my_risks <- trait_list[trait_list$genotype == trait_list$badsnp,]

And there you have it! I don’t know how meaningful this analysis really is, but according to this, some traits that I have are higher educational attainment (true), persistent temperament (sure, I suppose so), migraines (true), and I care about the environment (true). Also I could be at higher risk of having a psychotic episode if I’m on methamphetamine, so I’ll probably skip trying that (which was actually my plan anyway). Anyway, it’s kind of entertaining to look at, and I’m finding SNPedia is useful for learning more.

So, now, bring on the bioinformaticians telling me how incorrect all of this is. I will eagerly make corrections to anything I am wrong about!

Living my best academic life: 2018 resolutions for getting that PhD done

I didn’t feel very optimistic going into 2017. I had recently lost my father and grandfather in the same week, and I was feeling anxious and depressed about what seemed like a pretty disastrous outcome to the 2016 elections. I don’t think I made any resolutions that year because I was so disheartened by the whole situation that I figured, who cares? My focus in 2017 was basically, do what it takes to get through it, eat some good food and drink some good wine because possibly the world will end pretty soon, etc.

But I feel different going into 2018, more motivated and invigorated. Yeah, 2017 was pretty shitty in some ways, but there were also some good things about it, actually some really great things! I know it’s very silly, but it also feels like there’s something to wiping the slate clean and starting over. At this point, I’ve worked out 100% of the days in 2018! I’ve eaten healthy, and put my shoes away and all those other things I aim to do EVERY SINGLE DAY OF THIS YEAR.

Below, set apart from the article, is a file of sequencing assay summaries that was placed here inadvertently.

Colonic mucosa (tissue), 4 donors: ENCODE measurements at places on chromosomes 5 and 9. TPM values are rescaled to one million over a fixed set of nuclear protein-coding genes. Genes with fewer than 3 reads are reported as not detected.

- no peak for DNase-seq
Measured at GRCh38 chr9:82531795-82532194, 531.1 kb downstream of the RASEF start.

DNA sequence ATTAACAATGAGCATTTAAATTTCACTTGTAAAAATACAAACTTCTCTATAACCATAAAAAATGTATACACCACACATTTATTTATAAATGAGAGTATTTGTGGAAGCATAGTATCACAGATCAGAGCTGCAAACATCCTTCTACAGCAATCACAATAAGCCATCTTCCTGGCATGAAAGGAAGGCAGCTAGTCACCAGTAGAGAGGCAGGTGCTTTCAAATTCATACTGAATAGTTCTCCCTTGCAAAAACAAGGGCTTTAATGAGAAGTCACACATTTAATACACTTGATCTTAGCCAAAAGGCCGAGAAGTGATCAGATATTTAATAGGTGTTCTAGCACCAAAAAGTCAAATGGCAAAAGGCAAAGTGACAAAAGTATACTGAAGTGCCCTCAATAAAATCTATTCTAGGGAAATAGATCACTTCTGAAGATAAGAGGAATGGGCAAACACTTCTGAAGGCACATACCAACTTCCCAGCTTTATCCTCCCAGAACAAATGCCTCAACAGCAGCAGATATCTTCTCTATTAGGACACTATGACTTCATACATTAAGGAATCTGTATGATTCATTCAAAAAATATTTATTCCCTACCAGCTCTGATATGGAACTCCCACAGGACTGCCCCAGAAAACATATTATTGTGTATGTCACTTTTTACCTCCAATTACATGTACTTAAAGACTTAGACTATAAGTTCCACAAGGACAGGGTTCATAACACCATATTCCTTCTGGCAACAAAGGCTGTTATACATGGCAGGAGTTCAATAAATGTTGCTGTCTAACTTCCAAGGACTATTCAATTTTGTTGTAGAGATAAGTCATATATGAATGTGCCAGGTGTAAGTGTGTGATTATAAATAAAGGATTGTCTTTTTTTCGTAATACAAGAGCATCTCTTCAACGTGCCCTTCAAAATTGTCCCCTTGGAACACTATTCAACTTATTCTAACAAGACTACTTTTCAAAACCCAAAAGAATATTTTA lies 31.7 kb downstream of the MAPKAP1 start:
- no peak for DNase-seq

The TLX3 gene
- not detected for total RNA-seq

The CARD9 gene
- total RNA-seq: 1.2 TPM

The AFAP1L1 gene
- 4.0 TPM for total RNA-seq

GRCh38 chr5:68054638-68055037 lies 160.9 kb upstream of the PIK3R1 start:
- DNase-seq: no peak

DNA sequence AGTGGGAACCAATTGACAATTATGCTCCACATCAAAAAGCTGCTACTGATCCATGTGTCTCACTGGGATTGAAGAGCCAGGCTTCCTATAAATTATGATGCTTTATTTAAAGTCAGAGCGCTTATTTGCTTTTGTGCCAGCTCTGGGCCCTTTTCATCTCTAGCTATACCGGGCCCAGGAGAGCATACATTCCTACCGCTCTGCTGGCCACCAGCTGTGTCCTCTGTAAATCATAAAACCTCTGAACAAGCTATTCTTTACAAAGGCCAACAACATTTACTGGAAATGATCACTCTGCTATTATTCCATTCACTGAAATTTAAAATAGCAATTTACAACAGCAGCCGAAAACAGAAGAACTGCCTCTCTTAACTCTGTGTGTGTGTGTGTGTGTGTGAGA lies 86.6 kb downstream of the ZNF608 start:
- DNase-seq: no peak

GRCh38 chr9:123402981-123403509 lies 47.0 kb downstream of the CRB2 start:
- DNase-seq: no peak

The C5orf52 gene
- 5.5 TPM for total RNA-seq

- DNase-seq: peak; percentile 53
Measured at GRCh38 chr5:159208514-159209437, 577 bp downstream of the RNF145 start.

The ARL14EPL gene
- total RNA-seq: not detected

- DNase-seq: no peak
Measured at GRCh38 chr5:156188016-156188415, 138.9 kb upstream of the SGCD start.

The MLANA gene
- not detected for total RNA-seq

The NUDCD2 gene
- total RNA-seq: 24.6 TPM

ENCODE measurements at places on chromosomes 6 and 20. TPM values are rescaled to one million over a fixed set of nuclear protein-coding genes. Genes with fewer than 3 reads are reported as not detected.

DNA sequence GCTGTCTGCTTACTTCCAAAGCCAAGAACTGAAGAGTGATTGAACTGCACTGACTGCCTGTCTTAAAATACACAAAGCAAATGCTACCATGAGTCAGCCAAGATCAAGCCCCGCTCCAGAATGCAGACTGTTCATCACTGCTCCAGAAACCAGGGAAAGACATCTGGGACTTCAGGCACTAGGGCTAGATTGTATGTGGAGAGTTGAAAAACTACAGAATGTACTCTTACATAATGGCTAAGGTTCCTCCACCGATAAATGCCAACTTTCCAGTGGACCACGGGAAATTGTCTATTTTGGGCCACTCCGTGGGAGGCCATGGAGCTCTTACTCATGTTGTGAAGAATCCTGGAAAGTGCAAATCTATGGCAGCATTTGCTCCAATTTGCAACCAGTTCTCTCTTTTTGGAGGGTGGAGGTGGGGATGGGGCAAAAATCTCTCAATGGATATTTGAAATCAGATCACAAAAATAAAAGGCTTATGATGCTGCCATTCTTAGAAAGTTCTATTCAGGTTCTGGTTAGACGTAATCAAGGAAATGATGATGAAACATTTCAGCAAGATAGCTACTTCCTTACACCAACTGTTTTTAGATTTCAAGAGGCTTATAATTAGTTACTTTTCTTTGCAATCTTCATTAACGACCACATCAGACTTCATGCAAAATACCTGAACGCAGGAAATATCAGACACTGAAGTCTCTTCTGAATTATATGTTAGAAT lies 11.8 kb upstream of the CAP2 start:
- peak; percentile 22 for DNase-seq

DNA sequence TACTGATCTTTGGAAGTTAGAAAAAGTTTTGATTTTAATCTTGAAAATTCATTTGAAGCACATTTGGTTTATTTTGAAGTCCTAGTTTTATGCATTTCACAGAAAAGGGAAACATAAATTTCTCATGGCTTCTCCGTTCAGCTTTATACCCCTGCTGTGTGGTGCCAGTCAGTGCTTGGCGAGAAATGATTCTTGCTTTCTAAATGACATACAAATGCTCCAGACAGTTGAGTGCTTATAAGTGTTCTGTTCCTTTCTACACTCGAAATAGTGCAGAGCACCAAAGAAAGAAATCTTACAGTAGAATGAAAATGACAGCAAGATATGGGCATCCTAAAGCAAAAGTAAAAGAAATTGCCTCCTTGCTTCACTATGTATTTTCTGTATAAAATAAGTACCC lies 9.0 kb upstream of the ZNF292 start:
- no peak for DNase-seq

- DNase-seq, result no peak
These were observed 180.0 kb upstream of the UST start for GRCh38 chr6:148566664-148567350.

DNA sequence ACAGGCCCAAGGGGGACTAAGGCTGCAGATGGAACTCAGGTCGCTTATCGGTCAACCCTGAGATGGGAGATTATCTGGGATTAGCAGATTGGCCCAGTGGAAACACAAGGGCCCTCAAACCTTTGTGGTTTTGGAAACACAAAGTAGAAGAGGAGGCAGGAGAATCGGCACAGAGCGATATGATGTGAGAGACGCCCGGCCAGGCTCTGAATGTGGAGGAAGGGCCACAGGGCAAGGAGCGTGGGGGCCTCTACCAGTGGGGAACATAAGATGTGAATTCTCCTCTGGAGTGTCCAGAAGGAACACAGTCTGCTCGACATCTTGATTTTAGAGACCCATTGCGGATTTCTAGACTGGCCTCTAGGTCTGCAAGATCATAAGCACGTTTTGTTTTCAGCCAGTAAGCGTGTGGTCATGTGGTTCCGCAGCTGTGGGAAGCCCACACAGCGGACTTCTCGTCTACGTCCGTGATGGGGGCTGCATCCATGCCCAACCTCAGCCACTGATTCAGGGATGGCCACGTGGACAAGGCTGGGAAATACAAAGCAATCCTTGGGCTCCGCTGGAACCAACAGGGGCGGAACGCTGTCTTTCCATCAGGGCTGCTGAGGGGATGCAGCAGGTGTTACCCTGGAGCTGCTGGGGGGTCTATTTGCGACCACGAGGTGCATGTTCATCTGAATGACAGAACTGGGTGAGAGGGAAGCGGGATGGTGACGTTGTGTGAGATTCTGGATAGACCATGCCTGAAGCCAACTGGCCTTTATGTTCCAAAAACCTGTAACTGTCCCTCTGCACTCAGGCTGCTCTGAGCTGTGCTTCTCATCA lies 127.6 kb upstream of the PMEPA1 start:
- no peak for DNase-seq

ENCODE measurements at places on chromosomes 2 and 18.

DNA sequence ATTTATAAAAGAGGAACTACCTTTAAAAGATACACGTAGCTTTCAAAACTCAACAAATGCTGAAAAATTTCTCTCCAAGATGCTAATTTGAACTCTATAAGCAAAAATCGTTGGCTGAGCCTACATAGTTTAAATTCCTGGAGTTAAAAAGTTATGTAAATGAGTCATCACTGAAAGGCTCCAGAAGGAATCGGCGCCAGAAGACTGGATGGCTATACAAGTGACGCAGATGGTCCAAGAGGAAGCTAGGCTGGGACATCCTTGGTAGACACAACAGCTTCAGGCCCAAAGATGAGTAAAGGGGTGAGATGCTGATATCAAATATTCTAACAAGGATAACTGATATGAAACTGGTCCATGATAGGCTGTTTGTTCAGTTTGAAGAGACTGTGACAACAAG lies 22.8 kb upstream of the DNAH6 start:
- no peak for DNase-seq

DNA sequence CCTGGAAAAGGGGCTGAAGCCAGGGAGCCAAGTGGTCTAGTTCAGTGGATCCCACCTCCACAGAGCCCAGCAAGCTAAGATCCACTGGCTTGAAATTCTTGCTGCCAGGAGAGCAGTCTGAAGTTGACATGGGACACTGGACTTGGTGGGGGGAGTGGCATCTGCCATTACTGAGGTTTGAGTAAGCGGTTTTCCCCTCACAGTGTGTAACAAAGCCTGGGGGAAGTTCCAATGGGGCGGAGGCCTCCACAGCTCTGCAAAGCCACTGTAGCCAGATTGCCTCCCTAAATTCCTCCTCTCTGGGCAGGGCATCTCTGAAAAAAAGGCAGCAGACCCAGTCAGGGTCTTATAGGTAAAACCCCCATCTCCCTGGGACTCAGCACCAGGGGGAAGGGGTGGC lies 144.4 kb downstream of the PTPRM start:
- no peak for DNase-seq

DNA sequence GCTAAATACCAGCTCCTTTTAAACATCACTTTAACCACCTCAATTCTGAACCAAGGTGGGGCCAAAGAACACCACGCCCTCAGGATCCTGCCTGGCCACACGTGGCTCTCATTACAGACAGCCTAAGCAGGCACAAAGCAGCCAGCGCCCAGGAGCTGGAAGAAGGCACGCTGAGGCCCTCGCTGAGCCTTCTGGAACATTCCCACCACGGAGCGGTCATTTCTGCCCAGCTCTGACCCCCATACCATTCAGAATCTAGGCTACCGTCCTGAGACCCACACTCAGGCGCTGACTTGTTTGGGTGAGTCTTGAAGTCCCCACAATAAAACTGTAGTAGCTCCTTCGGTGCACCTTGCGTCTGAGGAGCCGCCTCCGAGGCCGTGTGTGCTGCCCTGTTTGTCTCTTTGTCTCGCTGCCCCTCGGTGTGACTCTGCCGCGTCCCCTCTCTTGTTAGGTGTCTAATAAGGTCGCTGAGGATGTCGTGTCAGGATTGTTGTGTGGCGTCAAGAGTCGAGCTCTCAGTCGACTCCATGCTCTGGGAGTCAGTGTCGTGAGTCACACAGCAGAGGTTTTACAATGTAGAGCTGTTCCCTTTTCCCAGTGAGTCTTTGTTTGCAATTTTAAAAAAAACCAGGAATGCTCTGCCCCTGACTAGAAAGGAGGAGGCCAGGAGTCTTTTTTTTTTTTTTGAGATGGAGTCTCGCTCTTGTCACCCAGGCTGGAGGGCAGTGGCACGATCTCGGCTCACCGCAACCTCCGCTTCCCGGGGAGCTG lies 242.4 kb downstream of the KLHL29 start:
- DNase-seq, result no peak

More importantly to my motivation, there’s a chance that this year could be when I finish my PhD, if I can manage to do my dissertation work in three semesters (i.e. 12 months). Maybe this is a ridiculous goal, but I’m kind of a ridiculous person, and it sure would be nice to finish. To that end, I’m deciding to make the goal for this year to live my best academic life. What does that mean?

  • read (something academic, that is) every day. My former advisor, who I still keep in touch with on Twitter, very usefully recommended #365papers – i.e. read a scholarly paper every day of the year. I probably need to read around that much for my dissertation anyway, and I do also have a huge backlog of interesting articles I’ve filed away to read “one day.” So far I’m one down, 364 to go! (But again, I’ve read an academic paper 100% of the days this year)
  • write every day. It doesn’t have to be a lot. A blog post (this counts for today!), a bit of a paper, part of my dissertation, something for work, even an academic related tweet. I know that doing a dissertation will involve way more writing than I’d been doing for the other parts of my PhD work, so I want to get into the habit now.
  • keep working on open science. I’m finally getting to the point in my coding skills that I don’t feel horrendously embarrassed for other people to see my code, but I still often think, eh, who’s going to want to see this? That’s totally the wrong idea, especially for someone whose scholarly research focuses on data sharing and reuse! I’m going to try to make a lot more commits to GitHub, even if it’s just silly stuff that I’m working on for my own entertainment, because who knows how someone else might find it useful.

So there you go! I’ll be tweeting out the papers I read on my Twitter account (@lisafederer) using #365papers, putting stuff up on my GitHub account, and I’ll probably (hopefully?) be writing more here, so watch this space!